The areas inhabited by the Celts and their migrations are shown in Fig. 1. The Celts were at their height during the 4th and 5th centuries BC. During this period, they waged three great wars. Around 500 BC, they conquered the Iberian Peninsula from Cartage. Around 400 BC, they took Northern Italy from the Etruscans and settled in great numbers. They even conquered Rome in 387 BC. At the end of the 4th century, they conquered the Illyrians and took Pannonia.

    Around 300 BC, the Celtic region started to break apart and the tribes began wandering in search of new land. Some went to Greece, some to Northern Italy, and some to Asia Minor where they founded Galatia. The Celts migrated to Britain and Ireland from Europe, conquering the original inhabitants. They settled in France where the largest tribe, called the Galli by the Romans, gave their name to the region and the people the Gauls, who were engaged in the invasion of Northern Italy in the 4th century BC.

    Denmark before the Vikings

    The period before the Vikings is named the Germanic Iron Age and covers the period from 400 to 700 AD. The Iron Age population in Denmark came of the Germanic group of peoples in present-day Northern Germany. Denmark was divided into minor territories ruled by local chiefs and kings and the country had no central authority. In 700 AD, Denmark had become partly united and was ruled by a relatively strong royal power. Around 700 AD, the Merovingian domination crumbled. This paved the way for a Danish display of power in the southern parts of the North Sea area with Saxony and Friesland. When Charlemagne and the Carolingians attempted to re-establish the power of the Franks around 800 AD, it resulted in clashes with the Danes under king Godfred who had established a trading center in Hedeby, and fortified Denmark's southern border with a new rampart. King Godfred's battles with Charlemagne were clashes between two empire builders.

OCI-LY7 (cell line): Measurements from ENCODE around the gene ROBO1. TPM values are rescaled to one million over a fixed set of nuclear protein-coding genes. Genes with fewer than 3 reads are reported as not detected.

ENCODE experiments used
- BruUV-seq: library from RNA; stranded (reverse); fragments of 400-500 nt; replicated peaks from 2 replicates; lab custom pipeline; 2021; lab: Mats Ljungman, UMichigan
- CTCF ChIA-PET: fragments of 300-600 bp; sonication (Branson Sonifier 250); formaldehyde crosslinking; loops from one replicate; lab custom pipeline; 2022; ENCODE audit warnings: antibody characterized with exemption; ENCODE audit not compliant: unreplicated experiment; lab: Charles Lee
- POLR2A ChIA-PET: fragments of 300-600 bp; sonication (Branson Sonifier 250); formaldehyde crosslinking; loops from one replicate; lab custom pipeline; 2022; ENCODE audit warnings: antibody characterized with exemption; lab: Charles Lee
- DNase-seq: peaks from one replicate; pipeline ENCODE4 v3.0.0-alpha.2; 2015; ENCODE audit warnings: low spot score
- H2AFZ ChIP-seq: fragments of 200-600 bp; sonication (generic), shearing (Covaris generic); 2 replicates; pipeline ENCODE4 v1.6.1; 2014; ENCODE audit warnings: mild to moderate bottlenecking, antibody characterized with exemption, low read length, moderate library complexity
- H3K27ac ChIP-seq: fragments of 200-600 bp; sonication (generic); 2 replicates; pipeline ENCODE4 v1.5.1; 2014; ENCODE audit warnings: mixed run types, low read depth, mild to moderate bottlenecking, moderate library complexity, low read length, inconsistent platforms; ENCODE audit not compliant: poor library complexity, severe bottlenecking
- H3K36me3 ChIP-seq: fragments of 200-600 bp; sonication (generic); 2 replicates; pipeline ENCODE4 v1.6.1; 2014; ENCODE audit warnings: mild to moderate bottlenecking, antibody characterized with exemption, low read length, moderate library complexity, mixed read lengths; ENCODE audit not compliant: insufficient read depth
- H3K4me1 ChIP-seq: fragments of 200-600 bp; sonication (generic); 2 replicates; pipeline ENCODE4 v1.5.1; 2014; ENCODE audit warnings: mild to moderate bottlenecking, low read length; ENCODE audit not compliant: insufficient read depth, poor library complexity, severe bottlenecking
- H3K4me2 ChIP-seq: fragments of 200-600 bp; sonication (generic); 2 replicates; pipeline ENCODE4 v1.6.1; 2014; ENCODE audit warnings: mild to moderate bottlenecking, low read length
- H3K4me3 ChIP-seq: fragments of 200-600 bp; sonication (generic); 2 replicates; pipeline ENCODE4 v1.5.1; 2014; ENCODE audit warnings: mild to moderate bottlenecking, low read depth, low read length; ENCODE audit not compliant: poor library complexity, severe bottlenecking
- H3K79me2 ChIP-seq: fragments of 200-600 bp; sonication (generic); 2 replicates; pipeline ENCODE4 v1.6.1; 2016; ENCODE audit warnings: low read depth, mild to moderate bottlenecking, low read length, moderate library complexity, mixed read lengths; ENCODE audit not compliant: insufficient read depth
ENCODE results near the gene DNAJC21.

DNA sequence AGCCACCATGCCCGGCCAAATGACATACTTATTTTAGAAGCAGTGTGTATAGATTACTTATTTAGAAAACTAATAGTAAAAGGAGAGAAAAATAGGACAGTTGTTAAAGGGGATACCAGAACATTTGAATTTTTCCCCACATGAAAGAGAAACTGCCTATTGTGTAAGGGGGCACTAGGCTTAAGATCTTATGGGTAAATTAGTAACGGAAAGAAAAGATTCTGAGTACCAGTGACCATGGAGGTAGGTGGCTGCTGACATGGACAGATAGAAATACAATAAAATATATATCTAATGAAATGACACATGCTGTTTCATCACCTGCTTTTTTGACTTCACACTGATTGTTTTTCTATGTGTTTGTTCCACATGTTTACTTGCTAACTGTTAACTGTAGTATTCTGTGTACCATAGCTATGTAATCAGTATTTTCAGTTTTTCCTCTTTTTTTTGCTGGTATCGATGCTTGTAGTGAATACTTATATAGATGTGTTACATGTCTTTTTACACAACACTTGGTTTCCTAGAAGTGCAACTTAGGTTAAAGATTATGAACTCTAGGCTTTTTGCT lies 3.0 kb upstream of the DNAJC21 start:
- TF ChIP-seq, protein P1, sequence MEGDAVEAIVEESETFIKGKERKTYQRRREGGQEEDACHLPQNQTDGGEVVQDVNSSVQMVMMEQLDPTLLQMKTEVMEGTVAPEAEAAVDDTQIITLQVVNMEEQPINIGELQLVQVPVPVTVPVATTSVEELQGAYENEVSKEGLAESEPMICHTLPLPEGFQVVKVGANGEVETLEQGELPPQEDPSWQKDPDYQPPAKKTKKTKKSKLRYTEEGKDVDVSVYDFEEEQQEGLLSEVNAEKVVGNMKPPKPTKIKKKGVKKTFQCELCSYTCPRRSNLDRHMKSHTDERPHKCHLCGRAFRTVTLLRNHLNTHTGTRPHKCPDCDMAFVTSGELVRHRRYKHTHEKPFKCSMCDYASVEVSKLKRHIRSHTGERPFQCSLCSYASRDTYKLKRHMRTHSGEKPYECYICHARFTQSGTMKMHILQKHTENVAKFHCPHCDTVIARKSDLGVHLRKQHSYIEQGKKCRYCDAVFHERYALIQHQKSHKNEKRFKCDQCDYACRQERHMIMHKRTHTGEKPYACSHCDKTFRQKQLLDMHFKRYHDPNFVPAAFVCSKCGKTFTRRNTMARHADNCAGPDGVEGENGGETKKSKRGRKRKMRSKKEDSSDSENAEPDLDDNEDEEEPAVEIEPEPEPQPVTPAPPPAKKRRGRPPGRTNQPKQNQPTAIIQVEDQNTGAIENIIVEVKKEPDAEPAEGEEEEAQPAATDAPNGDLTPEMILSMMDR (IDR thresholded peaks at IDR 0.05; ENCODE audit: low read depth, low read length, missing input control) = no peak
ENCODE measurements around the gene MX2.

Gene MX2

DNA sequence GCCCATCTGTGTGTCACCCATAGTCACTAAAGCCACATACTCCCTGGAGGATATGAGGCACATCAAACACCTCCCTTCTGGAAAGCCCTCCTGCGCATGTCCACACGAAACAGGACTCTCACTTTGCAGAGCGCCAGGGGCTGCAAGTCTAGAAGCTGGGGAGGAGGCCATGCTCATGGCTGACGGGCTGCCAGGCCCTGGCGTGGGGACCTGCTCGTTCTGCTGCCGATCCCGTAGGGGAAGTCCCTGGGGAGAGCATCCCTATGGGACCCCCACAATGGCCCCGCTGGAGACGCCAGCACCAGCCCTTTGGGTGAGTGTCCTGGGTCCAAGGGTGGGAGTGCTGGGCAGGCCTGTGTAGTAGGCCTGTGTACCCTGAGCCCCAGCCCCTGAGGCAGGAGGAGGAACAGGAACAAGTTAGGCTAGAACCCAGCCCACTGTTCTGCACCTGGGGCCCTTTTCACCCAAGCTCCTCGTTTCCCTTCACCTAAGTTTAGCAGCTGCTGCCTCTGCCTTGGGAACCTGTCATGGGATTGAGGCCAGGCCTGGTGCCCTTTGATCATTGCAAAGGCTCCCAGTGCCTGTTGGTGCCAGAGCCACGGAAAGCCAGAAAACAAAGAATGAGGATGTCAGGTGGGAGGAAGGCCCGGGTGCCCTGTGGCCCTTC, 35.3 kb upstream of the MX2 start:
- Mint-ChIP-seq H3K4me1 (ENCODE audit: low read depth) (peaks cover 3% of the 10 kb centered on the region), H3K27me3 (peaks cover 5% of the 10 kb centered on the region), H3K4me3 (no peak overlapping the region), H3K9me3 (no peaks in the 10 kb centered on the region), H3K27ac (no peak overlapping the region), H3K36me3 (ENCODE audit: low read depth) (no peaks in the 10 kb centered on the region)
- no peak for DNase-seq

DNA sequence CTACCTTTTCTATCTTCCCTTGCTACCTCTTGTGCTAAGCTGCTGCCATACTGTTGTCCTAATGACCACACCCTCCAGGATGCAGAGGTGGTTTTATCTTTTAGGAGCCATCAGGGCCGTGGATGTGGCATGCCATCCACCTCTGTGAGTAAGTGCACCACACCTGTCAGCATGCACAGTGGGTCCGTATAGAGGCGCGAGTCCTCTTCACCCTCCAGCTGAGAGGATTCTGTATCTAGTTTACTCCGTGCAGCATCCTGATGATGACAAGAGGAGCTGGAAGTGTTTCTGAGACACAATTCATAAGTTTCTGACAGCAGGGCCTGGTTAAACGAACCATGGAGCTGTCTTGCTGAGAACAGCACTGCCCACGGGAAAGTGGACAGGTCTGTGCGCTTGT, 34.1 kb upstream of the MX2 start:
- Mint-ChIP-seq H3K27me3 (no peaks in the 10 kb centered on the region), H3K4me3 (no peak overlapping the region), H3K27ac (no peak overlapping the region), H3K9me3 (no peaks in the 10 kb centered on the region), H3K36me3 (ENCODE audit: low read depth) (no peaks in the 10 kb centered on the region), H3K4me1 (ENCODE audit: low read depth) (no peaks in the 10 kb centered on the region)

The Vikings

    During the Jelling dynasty, which came to power at the beginning of the 10th century, the unification of Denmark was accomplished. King Harald Bluetooth claims on his runic stone in Jelling to have conquered all of Denmark and Norway (77).

    The era of the Vikings dates from approximately 800-1066 AD (Table 2) (72, 77). The Viking homelands consisted of the three present-day Scandinavian kingdoms of Denmark, Norway and Sweden together with the Aaland Islands, i.e. the area corresponding to Southern Scandinavia (Fig. 2). The border of the Danish Viking kingdom was at the base at the Jutland peninsula, in an area, which today lies in North Germany. We do not know why the Vikings started their raids towards Western Europe in the late 8th century. The hypotheses include overpopulation, political pressure from the Christian communities situated south of Denmark, or search for treasures, adventure and glory. The Vikings were sea-borne, very mobile and travelled extensively. In addition to sailing at open sea and along coastlines, they travelled inland along the rivers in Europe and made overland journeys. The Vikings even penetrated by the rivers into the Russian territory. The initial aggressive behavior was followed by immigration when the Vikings established settlements in many places in Northern and Western Europe (Fig. 2). Viking fleets reached deep into the Mediterranean at Marseilles, Genoa, Naples, the Peninsula of Sorrento, Athens and Constantinople, but they did not settle there.

    Iceland was a major Viking settlement. The island was colonized and populated by the Vikings from approximately 870 AD and some decades onwards. Other important settlements were the Faeroe Islands, the Shetlands, the Orkney Islands, the Hebrides, the Island of Man, parts of Scotland, Ireland (Dublin area and other coastal settlements), England (Danelaw) and Normandy. In Eastern England, the Vikings assimilated the Anglo-Saxon population. The Anglo-Saxons had emigrated from Saxony in Northern Germany to Eastern England in 400-500 AD where they assimilated the original Celtic population.

    The Normans were descendants of the Vikings. Under William the Conqueror, at the battle of Hastings in 1066, they succeeded in the conquest of England. Later the Normans expanded into the Mediterranean basin where they established settlements around Naples and on Sicily in Palermo (73).

    Allele frequencies of the HFE C282Y mutation

    The allele frequencies of the C282Y mutation in Europe are shown in Figs 1, 2 and Table 3. The highest frequencies (5.1-9.7%) of the C282Y mutation are observed in populations in the Northern part of Europe, i.e. in Scandinavia, Faeroe Islands, Iceland, Eastern part of England (Danelaw) and the Dublin area, all established Viking homelands or settlements. Typically, the highest allele frequencies are reported in populations living along coastlines, i.e. in Iceland, Faeroe Islands, the Shetlands, Norway, Sweden, Denmark, Ireland, Wales, England, Jersey Islands, Normandy and Brittany.